Warren Buffett is a strong, vocal proponent of giving away most or all of your fortune when you get to a certain point of wealth. But he seems to have a problem – he can't seem to stop making gobs of money. One of his recent windfalls, reported in Bloomberg, is the result of a savvy investment made back in 2011 when his investment firm, Berkshire Hathaway ,made a $5 billion investment in Bank of America, the value of which was in free fall at the time.
Previously, Buffett had planned to wait until the deal's 2021 deadline to make such an exchange, but in his annual letter to Berkshire Hathaway investors, his opinion on the matter seemed to have changed:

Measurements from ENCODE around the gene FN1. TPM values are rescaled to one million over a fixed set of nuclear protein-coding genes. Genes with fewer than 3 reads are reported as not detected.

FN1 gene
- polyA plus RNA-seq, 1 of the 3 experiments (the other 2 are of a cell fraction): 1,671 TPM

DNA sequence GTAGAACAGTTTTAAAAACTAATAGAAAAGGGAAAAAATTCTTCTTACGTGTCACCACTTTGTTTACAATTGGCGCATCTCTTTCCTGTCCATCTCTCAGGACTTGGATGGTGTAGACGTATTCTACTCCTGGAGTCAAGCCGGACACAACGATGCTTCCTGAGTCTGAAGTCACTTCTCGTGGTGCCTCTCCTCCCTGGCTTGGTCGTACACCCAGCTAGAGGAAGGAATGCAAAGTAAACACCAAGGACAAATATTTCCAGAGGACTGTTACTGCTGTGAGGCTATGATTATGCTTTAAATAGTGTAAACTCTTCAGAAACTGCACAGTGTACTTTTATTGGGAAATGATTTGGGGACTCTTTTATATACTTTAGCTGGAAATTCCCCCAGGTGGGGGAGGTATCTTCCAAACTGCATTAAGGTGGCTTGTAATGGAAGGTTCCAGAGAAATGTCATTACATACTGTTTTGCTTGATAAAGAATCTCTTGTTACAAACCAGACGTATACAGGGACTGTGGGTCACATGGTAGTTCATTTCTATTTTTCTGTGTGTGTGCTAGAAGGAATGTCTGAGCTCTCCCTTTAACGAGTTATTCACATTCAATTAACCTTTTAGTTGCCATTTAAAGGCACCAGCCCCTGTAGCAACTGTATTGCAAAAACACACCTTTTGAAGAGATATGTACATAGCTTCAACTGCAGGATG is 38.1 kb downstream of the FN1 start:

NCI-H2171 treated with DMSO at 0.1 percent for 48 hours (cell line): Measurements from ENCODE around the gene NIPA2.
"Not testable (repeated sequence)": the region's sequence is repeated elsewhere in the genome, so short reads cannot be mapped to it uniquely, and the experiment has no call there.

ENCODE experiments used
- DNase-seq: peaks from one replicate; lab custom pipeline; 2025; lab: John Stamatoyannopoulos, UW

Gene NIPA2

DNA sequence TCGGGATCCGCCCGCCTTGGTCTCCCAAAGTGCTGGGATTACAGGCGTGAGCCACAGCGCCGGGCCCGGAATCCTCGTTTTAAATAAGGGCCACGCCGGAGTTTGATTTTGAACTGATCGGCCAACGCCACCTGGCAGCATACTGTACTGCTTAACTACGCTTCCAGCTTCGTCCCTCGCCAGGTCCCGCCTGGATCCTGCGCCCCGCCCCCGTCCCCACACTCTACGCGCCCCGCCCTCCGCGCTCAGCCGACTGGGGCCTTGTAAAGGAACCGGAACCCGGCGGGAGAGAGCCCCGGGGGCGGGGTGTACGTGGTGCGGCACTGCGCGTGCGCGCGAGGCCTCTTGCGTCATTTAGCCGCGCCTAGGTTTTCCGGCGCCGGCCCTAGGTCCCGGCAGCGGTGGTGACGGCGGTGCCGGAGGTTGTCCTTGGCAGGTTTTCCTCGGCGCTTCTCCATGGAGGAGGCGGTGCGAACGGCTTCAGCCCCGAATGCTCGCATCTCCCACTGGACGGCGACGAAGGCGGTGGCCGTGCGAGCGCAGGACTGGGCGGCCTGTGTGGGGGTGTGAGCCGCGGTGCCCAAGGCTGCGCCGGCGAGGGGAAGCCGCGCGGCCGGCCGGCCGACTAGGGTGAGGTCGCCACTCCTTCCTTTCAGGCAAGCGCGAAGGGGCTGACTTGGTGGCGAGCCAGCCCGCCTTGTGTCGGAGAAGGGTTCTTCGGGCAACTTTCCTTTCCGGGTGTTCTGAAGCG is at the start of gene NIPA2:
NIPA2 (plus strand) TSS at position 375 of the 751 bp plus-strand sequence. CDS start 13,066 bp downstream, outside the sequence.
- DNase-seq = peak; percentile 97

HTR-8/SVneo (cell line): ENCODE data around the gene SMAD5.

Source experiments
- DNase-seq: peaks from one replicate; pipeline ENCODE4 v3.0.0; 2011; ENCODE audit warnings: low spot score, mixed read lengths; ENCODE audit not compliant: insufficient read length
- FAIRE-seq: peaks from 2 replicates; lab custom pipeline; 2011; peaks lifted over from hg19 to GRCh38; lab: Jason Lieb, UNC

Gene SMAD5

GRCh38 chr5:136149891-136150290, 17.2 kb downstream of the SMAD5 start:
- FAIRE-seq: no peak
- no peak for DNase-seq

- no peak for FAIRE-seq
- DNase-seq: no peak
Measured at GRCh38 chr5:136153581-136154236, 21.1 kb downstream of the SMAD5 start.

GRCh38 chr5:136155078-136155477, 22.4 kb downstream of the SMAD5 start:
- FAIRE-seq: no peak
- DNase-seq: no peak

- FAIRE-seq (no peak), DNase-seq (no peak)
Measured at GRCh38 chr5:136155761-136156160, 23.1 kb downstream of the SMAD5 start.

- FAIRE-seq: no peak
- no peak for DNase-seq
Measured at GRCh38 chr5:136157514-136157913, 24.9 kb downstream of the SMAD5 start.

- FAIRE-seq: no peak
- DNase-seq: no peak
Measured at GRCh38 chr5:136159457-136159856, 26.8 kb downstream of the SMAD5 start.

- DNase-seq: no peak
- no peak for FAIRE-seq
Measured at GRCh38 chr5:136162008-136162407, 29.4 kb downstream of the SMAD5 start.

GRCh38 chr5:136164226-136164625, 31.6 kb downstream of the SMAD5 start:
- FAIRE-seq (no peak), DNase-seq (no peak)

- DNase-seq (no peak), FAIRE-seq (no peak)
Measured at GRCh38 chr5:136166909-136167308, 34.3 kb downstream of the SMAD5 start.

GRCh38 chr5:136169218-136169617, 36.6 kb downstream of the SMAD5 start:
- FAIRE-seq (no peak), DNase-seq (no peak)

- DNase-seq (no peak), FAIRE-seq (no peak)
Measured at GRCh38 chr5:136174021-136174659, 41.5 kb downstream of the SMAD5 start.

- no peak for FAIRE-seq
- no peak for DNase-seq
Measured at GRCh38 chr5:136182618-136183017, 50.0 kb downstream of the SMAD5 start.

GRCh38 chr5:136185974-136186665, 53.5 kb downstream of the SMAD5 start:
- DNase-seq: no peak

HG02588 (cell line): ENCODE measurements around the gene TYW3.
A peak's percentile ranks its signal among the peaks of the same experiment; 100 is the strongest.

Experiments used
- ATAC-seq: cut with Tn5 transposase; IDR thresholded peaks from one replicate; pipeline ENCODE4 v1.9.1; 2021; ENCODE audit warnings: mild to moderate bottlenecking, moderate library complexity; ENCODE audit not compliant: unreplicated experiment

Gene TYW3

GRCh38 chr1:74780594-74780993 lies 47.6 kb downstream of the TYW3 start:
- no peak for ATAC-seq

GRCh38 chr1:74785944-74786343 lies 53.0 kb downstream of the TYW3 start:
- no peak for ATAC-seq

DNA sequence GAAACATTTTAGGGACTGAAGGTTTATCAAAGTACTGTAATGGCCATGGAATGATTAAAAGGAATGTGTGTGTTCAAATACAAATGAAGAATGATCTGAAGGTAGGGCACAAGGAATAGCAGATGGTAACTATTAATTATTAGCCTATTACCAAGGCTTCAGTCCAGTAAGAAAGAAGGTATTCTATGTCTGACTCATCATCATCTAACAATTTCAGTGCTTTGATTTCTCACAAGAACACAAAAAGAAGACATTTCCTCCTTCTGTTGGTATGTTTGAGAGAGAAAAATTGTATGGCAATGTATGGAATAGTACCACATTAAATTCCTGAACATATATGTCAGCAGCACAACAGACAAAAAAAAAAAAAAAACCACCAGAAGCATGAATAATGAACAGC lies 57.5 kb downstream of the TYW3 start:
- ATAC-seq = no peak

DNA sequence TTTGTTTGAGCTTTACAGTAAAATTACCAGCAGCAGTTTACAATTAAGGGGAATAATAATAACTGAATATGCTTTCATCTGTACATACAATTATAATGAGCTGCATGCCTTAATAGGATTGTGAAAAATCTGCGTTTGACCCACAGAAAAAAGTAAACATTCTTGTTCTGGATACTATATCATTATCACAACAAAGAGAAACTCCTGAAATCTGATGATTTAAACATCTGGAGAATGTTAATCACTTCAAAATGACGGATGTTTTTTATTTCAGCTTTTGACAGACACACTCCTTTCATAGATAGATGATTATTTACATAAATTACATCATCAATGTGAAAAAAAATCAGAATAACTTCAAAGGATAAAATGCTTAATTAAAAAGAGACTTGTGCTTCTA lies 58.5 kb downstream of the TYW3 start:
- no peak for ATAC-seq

"If the dividend rate on Bank of America common stock – now 30 cents annually – should rise above 44 cents before 2021, we would anticipate making a cashless exchange of our preferred into common."
The 2011 deal consisted of $5 billion worth of preferred stock, with the option to buy 700 million common shares in the bank. Back in February, Buffett announced that he intended to exercise that option and convert to common stock once it became valuable enough to exceed the $300 million in dividends paid out by the preferred stock. That time has arrived, and Buffett has more than tripled the value of his initial investment, which is now worth a hefty $17 billion. And that $12 billion increase doesn't even include the $1.5 billion in dividends the investment firm has made from the preferred stock since 2011!
In addition to the financial windfall the move represents, it also makes Buffett the biggest single investor in Bank of America. And now, he has the enviable challenge of figuring out how to give away another $12 billion.